Partial or complete organ or other body part removed from one site and attached at another. It may come from the same or a different person or an animal. One from the same person—most often a skin graft—is not rejected. Transplants from another person or, especially, an animal are rejected unless they are unusually compatible or have no blood vessels (e.g., the cornea), or if the recipient's immune reaction is suppressed by lifelong drug treatment. Transplanted tissues must match (by blood tests) more closely than blood transfusions. Monoclonal antibodies targeting the cells that cause rejection hold great promise. Tests are now under way with monoclonal antibodies that react with antigens present only on T cells that are participating in rejection, sparing the rest. Rejection matters less in skin grafts, which may need to last only weeks, and bone grafts, whose structure remains after the cells die. In bone-marrow transplants, the donor's marrow cells may attack the recipient's tissues, often fatally. Lung transplants have greater chance of success as part of a heart-and-lung transplant. Seealso heart transplant, kidney transplant.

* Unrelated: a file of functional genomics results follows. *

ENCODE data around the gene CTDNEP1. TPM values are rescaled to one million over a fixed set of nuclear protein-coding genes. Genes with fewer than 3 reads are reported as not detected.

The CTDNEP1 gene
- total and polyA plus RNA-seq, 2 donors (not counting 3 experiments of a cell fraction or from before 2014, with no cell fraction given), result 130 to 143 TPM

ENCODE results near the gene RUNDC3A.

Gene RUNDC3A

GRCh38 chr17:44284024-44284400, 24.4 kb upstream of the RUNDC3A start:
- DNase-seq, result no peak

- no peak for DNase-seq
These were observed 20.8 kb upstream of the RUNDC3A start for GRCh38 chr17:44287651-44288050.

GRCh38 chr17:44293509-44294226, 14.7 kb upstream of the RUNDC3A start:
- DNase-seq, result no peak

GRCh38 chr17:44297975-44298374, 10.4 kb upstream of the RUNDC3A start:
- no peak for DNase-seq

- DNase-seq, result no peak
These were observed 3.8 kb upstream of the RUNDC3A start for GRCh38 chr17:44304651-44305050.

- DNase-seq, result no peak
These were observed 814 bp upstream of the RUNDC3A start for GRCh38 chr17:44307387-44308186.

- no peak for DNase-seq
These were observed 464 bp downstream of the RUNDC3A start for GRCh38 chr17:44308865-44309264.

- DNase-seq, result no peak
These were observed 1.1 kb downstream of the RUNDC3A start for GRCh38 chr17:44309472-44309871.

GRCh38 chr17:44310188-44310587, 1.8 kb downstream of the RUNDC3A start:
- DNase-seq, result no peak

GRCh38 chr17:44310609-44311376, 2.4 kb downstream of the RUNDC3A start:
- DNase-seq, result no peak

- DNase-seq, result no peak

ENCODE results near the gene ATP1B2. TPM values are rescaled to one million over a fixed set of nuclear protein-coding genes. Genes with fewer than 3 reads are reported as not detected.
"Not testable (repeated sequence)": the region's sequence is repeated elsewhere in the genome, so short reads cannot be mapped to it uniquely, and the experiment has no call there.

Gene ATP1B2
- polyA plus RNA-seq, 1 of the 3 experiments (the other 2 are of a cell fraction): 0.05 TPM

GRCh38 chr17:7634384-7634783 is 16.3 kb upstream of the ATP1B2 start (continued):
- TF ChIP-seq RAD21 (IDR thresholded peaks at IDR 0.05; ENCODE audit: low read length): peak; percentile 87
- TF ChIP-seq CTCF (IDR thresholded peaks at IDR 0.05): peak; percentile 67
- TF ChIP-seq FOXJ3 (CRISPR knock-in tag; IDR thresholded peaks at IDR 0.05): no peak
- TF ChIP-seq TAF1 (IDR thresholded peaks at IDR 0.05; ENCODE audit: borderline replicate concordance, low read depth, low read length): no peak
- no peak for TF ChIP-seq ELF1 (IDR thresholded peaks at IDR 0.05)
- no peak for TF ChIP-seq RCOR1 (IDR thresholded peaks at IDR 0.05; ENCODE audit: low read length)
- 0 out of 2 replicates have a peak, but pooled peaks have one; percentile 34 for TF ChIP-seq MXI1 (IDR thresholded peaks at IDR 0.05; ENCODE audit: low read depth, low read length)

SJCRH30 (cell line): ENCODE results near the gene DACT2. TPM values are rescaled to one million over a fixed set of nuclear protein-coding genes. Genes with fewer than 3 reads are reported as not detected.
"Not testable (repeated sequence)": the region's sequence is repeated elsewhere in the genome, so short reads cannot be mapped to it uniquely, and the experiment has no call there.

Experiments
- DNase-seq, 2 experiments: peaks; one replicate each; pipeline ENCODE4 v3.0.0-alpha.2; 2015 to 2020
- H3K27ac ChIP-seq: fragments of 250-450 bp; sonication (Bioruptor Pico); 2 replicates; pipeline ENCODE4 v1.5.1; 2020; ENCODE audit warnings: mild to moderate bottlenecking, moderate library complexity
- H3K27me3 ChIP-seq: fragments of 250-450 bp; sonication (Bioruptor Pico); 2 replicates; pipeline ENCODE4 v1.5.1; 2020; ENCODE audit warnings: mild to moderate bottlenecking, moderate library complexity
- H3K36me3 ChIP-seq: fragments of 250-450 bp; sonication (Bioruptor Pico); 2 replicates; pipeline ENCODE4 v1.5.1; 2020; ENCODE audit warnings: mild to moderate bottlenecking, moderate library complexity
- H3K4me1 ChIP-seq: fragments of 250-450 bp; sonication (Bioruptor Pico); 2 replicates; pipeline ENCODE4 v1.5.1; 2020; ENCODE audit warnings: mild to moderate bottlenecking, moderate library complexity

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Replacement of a diseased or damaged kidney with one from a living relative or a legally dead donor. The former's tissue type is more likely to match, reducing the chance of rejection; but removal puts the donor at risk, and a kidney from a dead donor is more likely to be available. The new kidney is implanted and its blood vessels and ureter sewn in place. A near-normal life may be resumed within two months, but the drugs that prevent rejection leave the patient vulnerable to infection. Seealso transplant.
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Procedure to remove a diseased heart and replace it with a healthy one from a legally dead donor. The first was performed in 1967 by Christiaan Barnard. The diseased heart is removed (except for some atrial tissue to preserve nerve connections to the natural pacemaker). The new heart is put in place and connected to the recipient's blood vessels. Patients and donors are matched for tissue type, but the patient's immune system must still be suppressed to prevent rejection (see immunosuppression). A successful transplant can enable the recipient to have an active life for many years.
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